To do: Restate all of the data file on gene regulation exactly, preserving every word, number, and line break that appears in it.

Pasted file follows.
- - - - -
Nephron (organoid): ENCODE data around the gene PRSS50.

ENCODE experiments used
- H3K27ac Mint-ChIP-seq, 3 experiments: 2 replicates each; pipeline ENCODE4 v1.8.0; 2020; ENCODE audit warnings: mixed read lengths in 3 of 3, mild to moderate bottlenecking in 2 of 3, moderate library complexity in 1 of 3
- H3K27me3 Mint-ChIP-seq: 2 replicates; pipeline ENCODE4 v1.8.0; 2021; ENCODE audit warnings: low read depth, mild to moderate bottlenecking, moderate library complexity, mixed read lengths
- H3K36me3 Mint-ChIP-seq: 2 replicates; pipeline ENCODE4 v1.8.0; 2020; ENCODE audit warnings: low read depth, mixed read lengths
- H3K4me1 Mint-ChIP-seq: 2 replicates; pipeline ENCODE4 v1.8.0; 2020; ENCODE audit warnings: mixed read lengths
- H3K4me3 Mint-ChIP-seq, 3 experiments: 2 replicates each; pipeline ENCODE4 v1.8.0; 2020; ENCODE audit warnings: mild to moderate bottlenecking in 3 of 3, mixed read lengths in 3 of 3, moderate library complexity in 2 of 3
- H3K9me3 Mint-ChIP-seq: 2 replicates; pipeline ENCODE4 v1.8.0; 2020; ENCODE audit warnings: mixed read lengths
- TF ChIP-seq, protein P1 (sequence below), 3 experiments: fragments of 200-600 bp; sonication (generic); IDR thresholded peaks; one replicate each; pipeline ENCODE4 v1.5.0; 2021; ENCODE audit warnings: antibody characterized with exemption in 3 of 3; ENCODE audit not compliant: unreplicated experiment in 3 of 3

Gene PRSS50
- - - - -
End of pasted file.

Nephron (organoid): ENCODE data around the gene PRSS50.

ENCODE experiments used
- H3K27ac Mint-ChIP-seq, 3 experiments: 2 replicates each; pipeline ENCODE4 v1.8.0; 2020; ENCODE audit warnings: mixed read lengths in 3 of 3, mild to moderate bottlenecking in 2 of 3, moderate library complexity in 1 of 3
- H3K27me3 Mint-ChIP-seq: 2 replicates; pipeline ENCODE4 v1.8.0; 2021; ENCODE audit warnings: low read depth, mild to moderate bottlenecking, moderate library complexity, mixed read lengths
- H3K36me3 Mint-ChIP-seq: 2 replicates; pipeline ENCODE4 v1.8.0; 2020; ENCODE audit warnings: low read depth, mixed read lengths
- H3K4me1 Mint-ChIP-seq: 2 replicates; pipeline ENCODE4 v1.8.0; 2020; ENCODE audit warnings: mixed read lengths
- H3K4me3 Mint-ChIP-seq, 3 experiments: 2 replicates each; pipeline ENCODE4 v1.8.0; 2020; ENCODE audit warnings: mild to moderate bottlenecking in 3 of 3, mixed read lengths in 3 of 3, moderate library complexity in 2 of 3
- H3K9me3 Mint-ChIP-seq: 2 replicates; pipeline ENCODE4 v1.8.0; 2020; ENCODE audit warnings: mixed read lengths
- TF ChIP-seq, protein P1 (sequence below), 3 experiments: fragments of 200-600 bp; sonication (generic); IDR thresholded peaks; one replicate each; pipeline ENCODE4 v1.5.0; 2021; ENCODE audit warnings: antibody characterized with exemption in 3 of 3; ENCODE audit not compliant: unreplicated experiment in 3 of 3

Gene PRSS50